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ALL NIGHT LONG
The Music of Mike Osborne Revisited

 I first heard Mike Osborne in 1975 at Southport Arts Centre as part of SOS, the trio he shared with Alan Skidmore and John Surman. I’d gone having heard relatively little of him but it sounded like an interesting gig. And it was interesting hearing a saxophone trio that made use of synthesisers alongside the various saxes and bass clarinet. My memories are vague but I remember him as a ramshackle man in t-shirt and baggy cardigan, just like on his album covers. Either Surman or Skidmore told me where I could find the album. Osborne didn’t speak.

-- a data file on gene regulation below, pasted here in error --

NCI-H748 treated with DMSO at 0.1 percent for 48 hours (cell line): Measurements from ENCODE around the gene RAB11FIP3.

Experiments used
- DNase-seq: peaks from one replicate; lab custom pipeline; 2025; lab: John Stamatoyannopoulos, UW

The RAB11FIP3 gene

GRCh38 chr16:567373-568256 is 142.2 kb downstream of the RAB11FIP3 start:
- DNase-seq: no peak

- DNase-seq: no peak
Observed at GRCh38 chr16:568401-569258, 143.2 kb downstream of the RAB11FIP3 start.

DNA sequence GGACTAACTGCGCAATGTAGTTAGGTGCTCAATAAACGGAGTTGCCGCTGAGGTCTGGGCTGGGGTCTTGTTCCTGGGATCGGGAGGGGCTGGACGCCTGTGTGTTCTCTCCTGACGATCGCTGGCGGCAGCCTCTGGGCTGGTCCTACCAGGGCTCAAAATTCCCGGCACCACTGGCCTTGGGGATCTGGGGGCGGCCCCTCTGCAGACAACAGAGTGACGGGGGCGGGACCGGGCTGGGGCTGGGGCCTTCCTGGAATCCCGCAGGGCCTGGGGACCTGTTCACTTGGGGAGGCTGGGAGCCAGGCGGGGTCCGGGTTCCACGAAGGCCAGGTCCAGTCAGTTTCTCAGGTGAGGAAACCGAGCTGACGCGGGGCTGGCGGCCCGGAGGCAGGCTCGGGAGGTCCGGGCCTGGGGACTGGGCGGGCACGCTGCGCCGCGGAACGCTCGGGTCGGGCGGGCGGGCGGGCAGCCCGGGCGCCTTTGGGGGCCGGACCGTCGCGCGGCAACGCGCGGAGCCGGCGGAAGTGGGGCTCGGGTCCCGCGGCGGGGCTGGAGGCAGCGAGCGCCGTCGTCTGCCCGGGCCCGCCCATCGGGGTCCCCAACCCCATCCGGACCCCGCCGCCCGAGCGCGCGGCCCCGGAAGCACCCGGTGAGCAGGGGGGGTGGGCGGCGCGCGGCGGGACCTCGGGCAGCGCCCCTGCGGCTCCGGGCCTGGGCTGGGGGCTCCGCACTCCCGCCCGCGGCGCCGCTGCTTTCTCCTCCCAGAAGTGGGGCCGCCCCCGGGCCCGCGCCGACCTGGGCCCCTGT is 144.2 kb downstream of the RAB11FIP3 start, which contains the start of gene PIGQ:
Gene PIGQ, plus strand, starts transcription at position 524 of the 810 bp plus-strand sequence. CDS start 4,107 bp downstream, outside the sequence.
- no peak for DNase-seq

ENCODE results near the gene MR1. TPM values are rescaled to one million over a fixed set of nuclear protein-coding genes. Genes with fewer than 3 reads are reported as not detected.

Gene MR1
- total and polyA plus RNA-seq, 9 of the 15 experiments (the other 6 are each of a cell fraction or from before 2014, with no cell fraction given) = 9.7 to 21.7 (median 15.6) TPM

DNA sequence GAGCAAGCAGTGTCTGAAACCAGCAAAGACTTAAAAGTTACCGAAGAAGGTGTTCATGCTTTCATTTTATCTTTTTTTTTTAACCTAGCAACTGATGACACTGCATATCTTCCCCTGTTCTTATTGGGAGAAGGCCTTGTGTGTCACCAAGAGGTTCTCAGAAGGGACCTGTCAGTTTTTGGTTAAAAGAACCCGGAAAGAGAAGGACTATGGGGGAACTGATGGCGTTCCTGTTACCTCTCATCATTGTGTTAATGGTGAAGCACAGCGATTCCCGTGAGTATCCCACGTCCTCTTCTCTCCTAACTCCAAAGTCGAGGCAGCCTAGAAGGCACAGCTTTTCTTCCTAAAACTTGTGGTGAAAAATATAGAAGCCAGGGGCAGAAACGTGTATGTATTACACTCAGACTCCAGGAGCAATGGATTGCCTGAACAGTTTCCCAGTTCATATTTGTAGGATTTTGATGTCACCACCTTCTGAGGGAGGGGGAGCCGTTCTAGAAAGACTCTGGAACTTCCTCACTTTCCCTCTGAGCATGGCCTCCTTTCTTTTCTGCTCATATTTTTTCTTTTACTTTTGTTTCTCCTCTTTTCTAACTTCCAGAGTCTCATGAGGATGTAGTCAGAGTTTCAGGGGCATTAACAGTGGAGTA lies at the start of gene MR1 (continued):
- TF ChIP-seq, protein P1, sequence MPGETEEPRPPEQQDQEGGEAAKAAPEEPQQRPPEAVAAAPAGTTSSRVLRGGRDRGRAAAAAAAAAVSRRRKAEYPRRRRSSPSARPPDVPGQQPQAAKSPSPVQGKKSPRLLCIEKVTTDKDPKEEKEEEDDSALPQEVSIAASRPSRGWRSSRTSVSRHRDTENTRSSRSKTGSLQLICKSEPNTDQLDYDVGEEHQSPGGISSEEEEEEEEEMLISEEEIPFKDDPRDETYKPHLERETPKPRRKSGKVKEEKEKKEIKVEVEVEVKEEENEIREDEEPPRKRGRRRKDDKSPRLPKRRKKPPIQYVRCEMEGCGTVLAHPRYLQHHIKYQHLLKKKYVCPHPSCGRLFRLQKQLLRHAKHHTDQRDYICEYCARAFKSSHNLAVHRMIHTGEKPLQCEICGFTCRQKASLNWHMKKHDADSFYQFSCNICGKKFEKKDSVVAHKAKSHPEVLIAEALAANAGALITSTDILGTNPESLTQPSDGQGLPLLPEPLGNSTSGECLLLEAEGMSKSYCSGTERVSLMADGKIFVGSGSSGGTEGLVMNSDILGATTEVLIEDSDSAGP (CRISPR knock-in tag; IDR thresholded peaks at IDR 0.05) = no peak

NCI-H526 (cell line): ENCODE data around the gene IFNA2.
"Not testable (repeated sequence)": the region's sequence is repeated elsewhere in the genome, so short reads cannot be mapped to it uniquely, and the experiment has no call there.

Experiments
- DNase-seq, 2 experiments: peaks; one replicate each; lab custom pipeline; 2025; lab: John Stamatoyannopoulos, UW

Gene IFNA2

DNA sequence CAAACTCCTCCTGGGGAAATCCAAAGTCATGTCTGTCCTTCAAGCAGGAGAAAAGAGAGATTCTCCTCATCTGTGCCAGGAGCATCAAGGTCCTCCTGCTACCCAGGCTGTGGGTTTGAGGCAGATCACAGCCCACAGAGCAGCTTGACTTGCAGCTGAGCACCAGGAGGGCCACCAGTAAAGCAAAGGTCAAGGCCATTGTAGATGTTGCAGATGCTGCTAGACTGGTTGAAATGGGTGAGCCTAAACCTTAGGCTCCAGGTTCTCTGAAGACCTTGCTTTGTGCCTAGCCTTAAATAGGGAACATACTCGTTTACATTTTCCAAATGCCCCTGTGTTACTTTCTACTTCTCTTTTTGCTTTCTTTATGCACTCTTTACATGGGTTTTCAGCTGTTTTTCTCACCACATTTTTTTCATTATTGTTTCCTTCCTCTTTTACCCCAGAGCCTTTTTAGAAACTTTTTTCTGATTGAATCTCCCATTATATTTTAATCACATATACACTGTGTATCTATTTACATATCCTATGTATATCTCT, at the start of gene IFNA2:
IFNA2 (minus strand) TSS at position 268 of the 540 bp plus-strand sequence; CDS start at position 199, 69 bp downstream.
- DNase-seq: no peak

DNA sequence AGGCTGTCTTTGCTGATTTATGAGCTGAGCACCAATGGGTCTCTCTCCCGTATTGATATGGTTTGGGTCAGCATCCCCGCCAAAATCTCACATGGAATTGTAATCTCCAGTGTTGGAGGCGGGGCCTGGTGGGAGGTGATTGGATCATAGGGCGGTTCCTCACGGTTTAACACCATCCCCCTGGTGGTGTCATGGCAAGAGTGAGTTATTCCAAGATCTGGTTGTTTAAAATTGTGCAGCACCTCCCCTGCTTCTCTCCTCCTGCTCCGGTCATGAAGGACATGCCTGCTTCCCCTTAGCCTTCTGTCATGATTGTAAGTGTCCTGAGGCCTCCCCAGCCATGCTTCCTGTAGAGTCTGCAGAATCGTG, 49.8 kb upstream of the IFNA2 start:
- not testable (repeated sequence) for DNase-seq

That gig piqued my interest in him and other Ogun artists and a few weeks after the gig I picked up the eponymous SOS recording. Surman’s use of electronics was intriguing but it was Osborne’s playing on ‘Wherever I Am’ that grabbed my attention. Cascading lines streamed from the alto jostling with Surman’s synthesisers to create a dense collision of sounds. It’s an uneven album but Osborne’s playing on that piece alone is worth catching. It is a unique and distinctive sound.